Terrible Tabbies: Stephen and Matilda
About two rescue cats, acclimating them, and then discovering one is a large, smart cat with opposable thumbs and no common sense. We've had to make a few changes...
Getting Stephen and Matilda
A pair of rescue cats from the Cats Protection League, they've been with us for a couple of years now and have settled in nicely.
That's not to say there weren't teething problems. While Stephen flopped down on his back and demanded stroking, Matilda hid under the bed for the first three days. The real fun came once they settled in, and proceeded to turn our lives upside down.
Adopting a cat
How it worked for us
The adoption process was easier than I thought. We phoned the Cats Protection, told them what we were looking for and they said they would get back to us.
We had a home visit, but it was as much to find out whether we knew how to look after a cat as to check the home out. Both of us had cats before, and were quite surprised to get a call a week later saying they had the perfect cats for us.
We picked up all the supplies, in case the cats did like us:
- Food plates
- Spare bag of litter
- Grooming brush (more on this)
- Dry kibble (for grazing for shy cats)
- Catnip mouse (optional but nice)
- Cat carriers
And arranged a time to go see them with the cat carriers. We'd been told Stephen was a big boy, but didn't realise how large. Luckily I'd bought things for small dogs.
The cats were in a row of cages with attached runs. Most runs had three to four cats in, and then we came to ours, with one LARGE animal looking up. Matilda was hiding inside. The introduction went well - Stephen genuinely loves new people - and we left with two cats. It was that simple.
If you are thinking of adopting a cat, as you can see it isn't that scary.
Matilda - the little one
Shy, affectionate and no common sense
When she arrived with us she was tiny. Once we managed to stop Stephen eating her food however, she soon bulked up and is actually a reasonably large cat in her own right.
She was also incredibly shy when she arrived. She still doesn't take well to guests, but has discovered that she loves to be stroked, and talks all the time.
She also got a feature on Redgage for being cute!
Matilda in pictures
Matilda up a tree
She also turned into quite an agile explorer. Unfortunately what goes up often requires help coming down, and the ladder is out frequently.
She sleeps in some very odd positions...
I swear I didn't pose her! Isn't it sweet?
...and can make it hard to get work done
Laps and keyboards, what's not to like?
Stephen - The mewing monster
A giant, friendly, feline
A large cat, at nearly 8 kilos when he arrived with us, he has slimmed down to an exploring weight of between 6 and 7. He really does have opposable thumbs, has been known to shut his sister in cupboards, and is usually the cause of mischief around the house.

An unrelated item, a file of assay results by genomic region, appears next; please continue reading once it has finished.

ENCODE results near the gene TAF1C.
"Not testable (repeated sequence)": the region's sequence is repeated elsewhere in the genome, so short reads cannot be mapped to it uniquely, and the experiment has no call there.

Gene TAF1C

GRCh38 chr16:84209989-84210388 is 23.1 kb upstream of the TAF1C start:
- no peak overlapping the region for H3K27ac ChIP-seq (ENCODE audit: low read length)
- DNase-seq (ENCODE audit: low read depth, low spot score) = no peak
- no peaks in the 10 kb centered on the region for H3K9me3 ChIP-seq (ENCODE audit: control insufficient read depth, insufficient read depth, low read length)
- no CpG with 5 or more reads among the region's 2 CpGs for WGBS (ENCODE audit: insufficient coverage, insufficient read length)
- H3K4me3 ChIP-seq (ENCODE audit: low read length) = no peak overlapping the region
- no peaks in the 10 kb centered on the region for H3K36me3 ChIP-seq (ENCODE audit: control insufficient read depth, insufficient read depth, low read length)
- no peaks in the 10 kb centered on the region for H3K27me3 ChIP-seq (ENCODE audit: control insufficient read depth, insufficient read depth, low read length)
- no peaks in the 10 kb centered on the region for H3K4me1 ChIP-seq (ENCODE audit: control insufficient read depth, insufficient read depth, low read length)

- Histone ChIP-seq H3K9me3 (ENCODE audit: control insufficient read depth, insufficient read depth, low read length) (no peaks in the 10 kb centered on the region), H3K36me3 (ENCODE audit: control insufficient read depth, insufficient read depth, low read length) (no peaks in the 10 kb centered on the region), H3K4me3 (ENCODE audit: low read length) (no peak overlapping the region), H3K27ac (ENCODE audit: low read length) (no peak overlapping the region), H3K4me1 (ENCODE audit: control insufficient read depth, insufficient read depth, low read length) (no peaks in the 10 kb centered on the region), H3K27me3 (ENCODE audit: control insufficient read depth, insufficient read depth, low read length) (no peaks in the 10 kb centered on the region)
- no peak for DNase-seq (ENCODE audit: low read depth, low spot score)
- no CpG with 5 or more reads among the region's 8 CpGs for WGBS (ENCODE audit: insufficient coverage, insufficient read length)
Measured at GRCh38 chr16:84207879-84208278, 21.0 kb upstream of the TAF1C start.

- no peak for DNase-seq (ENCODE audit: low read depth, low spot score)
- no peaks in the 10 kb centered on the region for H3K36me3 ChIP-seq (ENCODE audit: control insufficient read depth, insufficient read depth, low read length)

He's also, as one neighbour's daughter called him, a giant teddy bear.
Cupboards and laundry, and Stephen
If you can't open one cupboard, open the other
Cats Protection League - adopt a cat?
About the Cats Protection League, the national feline rescue charity
The Cats' Protection League
"Our vision is a world where every cat is treated with kindness and an understanding of its needs" The leading charity for cats in the UK, Cats Protection need your support.
Adopting an older cat
Rescuing adult moggies
When we looked into adopting a cat, we were unpleasantly surprised by what counted as an older cat. Any cat over the age of five is apparently an older cat, and adopters are less interested. Cats can live well into their teens and I know more than a few over twenty.
Here's a few reasons to adopt an older cat
- Already housebroken
- Have a formed personality - you can work out the ground rules between you*
- More intelligent than a kitten
(*No, cat owners do not make they rules. They may try...)
And finally, for cats over a certain age, some charities will pay vet and medical bills for life.
I'll give you two more: Stephen and Matilda. We asked for older cats, thinking we'd get twelve to fourteen year olds. Instead we got a pair of seven year old tabbies with (hopefully) most of their lives ahead of them. Sedate, quiet, no personality? Hardly.
More about rescuing a cats by other authors
Articles by other Wizzley authors
A few US/UK differences in cat treatment
Cat ownership in the US and UK is very different.
There are a few differences between cat ownership and adoption in the UK and US I should point out.
In the US, cats are often not allowed out. In the UK, one of the adoption criteria is living on a quiet road with a garden to introduce the cat to the outdoors. If you don't have this, it won't prevent you adopting but it does restrict what cats will be adopted to you.
In the US, declawing is allowed. In the UK it is deemed inhumane, borderline illegal, and only performed for the cat's benefit (e.g. misformed claws).
One reason may be the lack of large predators in the UK compared to the US, as well as encouraging barn cats and viewing roaming cats as pest control. Our nearby farmer was always delighted to see the local cats by the hayloft or feed store.
Support Cats Protection
A range of books and Christmas gifts by the charity
|Paws and Claws: Anthology of Cat PoetryHutchinson Children's Books Ltd / |
|Bumble the Brave KittenMacmillan Children's Books / |
|Caring for Your Cat|
This comprehensive guide is full of expert advice and helpful tips about many aspects of looking after a cat. It also includes insigts into cat behaviour.HarperCollins UK /